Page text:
19. ^ Sarah Pulliam (2007-10-10). "Christianity Today magazine, "Dispensational Dustup: Student dismissed from leadership for 'potentially divisive' beliefs."". "Northwestern College in St. Paul, Minnesota removed a senior [Josh Strelecki] as student ministries director because of theological views that some at the college called "hyper-dispensational [and] potentially divisive"...Strelecki holds to three controversial beliefs: that the book of James was written for Israel and not for the church; that the church started with Paul and not at Pentecost; and that Israel was saved by faith and works, not by faith alone... Northwestern upholds a broadly evangelical doctrinal statement..." 
  20. ^ John Nelson Darby. "The Collected Writings of J. N. Darby, Ecclesiastical Writings " The Collected Writings Of J. N. Darby, Ecclesiastical No. 4, Volume 20: A Reply To Defence Of The Doctrine Of Baptismal Regeneration". http://www.plymouthbrethren.org/article/10884. "if Christianity were the new covenant, which it is not, the Holy Ghost is the seal of faith now as circumcision was then. Matthew 28 was never carried out. The mission to the Gentiles was given up to Paul explicitly (Gal. 2) who was not sent to baptize..."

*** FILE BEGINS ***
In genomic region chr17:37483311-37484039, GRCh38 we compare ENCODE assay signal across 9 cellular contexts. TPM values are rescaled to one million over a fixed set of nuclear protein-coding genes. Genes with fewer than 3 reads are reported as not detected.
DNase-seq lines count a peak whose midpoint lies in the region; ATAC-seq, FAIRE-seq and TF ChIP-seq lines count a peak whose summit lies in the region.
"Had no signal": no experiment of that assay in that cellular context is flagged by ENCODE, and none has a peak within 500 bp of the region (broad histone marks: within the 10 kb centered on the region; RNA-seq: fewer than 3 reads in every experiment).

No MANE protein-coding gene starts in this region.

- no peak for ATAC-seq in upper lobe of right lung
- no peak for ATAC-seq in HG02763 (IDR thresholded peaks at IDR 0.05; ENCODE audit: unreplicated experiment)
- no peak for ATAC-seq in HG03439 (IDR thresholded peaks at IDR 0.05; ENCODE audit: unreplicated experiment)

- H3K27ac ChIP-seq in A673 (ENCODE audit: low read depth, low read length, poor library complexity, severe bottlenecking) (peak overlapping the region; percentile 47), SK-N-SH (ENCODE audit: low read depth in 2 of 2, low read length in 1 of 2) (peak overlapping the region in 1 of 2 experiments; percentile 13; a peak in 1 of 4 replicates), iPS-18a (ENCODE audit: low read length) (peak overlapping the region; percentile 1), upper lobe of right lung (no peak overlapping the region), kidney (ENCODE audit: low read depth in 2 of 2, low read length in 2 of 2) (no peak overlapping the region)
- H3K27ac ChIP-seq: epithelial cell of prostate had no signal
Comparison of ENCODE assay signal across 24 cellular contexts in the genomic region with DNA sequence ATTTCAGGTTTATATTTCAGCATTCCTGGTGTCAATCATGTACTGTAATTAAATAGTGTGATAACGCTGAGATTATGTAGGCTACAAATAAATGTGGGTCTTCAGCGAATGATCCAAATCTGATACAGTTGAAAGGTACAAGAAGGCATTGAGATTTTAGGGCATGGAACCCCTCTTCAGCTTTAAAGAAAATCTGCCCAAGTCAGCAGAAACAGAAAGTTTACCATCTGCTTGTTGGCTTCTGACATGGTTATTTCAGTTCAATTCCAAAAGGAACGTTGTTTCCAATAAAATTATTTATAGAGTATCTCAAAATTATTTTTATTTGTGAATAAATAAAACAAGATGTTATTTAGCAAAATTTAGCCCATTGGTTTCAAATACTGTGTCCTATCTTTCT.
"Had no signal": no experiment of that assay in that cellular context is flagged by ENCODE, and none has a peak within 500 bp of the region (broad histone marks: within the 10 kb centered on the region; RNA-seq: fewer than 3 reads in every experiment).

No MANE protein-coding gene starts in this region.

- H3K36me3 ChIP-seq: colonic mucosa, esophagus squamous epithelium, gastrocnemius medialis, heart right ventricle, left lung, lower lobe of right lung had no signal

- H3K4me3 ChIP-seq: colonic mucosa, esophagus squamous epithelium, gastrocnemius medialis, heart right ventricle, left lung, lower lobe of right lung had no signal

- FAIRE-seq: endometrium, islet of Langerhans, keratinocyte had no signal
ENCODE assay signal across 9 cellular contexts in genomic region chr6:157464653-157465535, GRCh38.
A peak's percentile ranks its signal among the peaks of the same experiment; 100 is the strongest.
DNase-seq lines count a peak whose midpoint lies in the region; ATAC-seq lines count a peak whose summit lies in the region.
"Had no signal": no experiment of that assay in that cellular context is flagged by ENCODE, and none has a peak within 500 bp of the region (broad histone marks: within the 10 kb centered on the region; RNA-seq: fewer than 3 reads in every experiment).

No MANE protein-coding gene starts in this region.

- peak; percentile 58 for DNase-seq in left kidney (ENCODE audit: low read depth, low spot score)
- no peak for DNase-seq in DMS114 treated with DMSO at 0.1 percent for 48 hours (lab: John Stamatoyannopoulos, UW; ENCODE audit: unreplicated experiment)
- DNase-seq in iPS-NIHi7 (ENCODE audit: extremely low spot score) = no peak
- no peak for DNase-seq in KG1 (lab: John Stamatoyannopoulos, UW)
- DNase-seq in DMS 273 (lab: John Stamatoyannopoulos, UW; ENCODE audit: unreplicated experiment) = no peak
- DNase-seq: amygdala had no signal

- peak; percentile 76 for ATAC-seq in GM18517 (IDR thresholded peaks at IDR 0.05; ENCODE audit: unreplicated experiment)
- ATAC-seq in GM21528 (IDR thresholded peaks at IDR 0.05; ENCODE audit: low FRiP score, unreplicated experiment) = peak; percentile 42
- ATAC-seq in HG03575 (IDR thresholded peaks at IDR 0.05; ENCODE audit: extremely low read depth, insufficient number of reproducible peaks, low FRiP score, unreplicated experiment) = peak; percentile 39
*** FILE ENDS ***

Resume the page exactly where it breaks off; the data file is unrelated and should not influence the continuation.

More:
21. ^ Rev. 21
  22. ^ Walvoord, John F (1990). Blessed hope and the tribulation.. [S.l.]: Contemporary Evangelical. ISBN 0310340411 9780310340416. 
  23. ^ bible.org
  24. ^ http://www.foigm.org/
  25. ^ David H. Stern, Messianic Jewish Manifesto, The Complete Jewish Bible, and The Jewish New Testament Commentary .
  26. ^ "Weeks ago, Falwell said he was at peace with death". http://www.pressofatlanticcity.com/news/story/7479490p-7374395c.html. Retrieved 2007-05-17. [dead link]
  27. ^ http://www.joelstrumpet.com/?p=2440
  28. ^ http://www.lastdaysmystery.info/from_where_the_antichrist_comes.htm
  29. ^ "The Hopes of the Church of God, John Nelson Darby". http://rarebooks.dts.edu/viewbook.aspx?bookid=1271. 
  30. ^ Greene, Richard Allen (2006-07-19). "Evangelical Christians plead for Israel". BBC News. http://news.bbc.co.uk/2/hi/americas/5193092.stm. Retrieved 2007-03-20.